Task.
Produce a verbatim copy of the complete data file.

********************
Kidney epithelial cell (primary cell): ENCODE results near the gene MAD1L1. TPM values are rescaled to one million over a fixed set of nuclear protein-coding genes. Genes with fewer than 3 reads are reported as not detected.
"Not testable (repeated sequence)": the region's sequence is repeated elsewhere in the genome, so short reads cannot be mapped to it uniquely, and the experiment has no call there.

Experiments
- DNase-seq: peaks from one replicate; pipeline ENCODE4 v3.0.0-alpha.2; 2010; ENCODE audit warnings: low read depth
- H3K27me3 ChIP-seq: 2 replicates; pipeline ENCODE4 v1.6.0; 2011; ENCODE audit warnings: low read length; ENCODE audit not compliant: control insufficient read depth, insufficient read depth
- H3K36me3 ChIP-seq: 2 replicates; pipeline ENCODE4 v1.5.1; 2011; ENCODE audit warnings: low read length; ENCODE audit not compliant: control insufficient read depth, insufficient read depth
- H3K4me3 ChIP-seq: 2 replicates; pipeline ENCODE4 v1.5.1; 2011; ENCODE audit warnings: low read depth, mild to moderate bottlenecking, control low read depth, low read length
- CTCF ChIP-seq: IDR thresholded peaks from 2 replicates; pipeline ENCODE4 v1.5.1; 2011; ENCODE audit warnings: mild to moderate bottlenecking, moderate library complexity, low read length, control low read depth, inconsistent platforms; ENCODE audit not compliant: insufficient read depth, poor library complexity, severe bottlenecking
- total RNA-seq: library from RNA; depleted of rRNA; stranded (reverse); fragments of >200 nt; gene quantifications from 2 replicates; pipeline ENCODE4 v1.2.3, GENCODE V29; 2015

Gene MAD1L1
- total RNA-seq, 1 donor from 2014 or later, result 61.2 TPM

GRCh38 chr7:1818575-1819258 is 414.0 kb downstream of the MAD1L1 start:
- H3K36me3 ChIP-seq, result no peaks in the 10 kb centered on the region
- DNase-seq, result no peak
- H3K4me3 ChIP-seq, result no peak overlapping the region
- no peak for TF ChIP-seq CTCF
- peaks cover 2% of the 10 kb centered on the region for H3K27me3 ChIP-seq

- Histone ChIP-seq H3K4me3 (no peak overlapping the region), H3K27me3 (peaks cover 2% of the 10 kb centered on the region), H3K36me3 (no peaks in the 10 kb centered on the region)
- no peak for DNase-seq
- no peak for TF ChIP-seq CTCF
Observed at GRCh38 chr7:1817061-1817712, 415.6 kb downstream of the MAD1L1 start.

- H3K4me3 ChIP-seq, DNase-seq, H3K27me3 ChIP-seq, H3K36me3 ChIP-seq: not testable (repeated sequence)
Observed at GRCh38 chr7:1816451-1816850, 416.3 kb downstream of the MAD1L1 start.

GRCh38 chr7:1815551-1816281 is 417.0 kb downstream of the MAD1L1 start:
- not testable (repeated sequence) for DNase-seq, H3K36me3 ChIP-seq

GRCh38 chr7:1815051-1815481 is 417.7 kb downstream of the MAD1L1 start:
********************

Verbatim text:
Kidney epithelial cell (primary cell): ENCODE results near the gene MAD1L1. TPM values are rescaled to one million over a fixed set of nuclear protein-coding genes. Genes with fewer than 3 reads are reported as not detected.
"Not testable (repeated sequence)": the region's sequence is repeated elsewhere in the genome, so short reads cannot be mapped to it uniquely, and the experiment has no call there.

Experiments
- DNase-seq: peaks from one replicate; pipeline ENCODE4 v3.0.0-alpha.2; 2010; ENCODE audit warnings: low read depth
- H3K27me3 ChIP-seq: 2 replicates; pipeline ENCODE4 v1.6.0; 2011; ENCODE audit warnings: low read length; ENCODE audit not compliant: control insufficient read depth, insufficient read depth
- H3K36me3 ChIP-seq: 2 replicates; pipeline ENCODE4 v1.5.1; 2011; ENCODE audit warnings: low read length; ENCODE audit not compliant: control insufficient read depth, insufficient read depth
- H3K4me3 ChIP-seq: 2 replicates; pipeline ENCODE4 v1.5.1; 2011; ENCODE audit warnings: low read depth, mild to moderate bottlenecking, control low read depth, low read length
- CTCF ChIP-seq: IDR thresholded peaks from 2 replicates; pipeline ENCODE4 v1.5.1; 2011; ENCODE audit warnings: mild to moderate bottlenecking, moderate library complexity, low read length, control low read depth, inconsistent platforms; ENCODE audit not compliant: insufficient read depth, poor library complexity, severe bottlenecking
- total RNA-seq: library from RNA; depleted of rRNA; stranded (reverse); fragments of >200 nt; gene quantifications from 2 replicates; pipeline ENCODE4 v1.2.3, GENCODE V29; 2015

Gene MAD1L1
- total RNA-seq, 1 donor from 2014 or later, result 61.2 TPM

GRCh38 chr7:1818575-1819258 is 414.0 kb downstream of the MAD1L1 start:
- H3K36me3 ChIP-seq, result no peaks in the 10 kb centered on the region
- DNase-seq, result no peak
- H3K4me3 ChIP-seq, result no peak overlapping the region
- no peak for TF ChIP-seq CTCF
- peaks cover 2% of the 10 kb centered on the region for H3K27me3 ChIP-seq

- Histone ChIP-seq H3K4me3 (no peak overlapping the region), H3K27me3 (peaks cover 2% of the 10 kb centered on the region), H3K36me3 (no peaks in the 10 kb centered on the region)
- no peak for DNase-seq
- no peak for TF ChIP-seq CTCF
Observed at GRCh38 chr7:1817061-1817712, 415.6 kb downstream of the MAD1L1 start.

- H3K4me3 ChIP-seq, DNase-seq, H3K27me3 ChIP-seq, H3K36me3 ChIP-seq: not testable (repeated sequence)
Observed at GRCh38 chr7:1816451-1816850, 416.3 kb downstream of the MAD1L1 start.

GRCh38 chr7:1815551-1816281 is 417.0 kb downstream of the MAD1L1 start:
- not testable (repeated sequence) for DNase-seq, H3K36me3 ChIP-seq

GRCh38 chr7:1815051-1815481 is 417.7 kb downstream of the MAD1L1 start: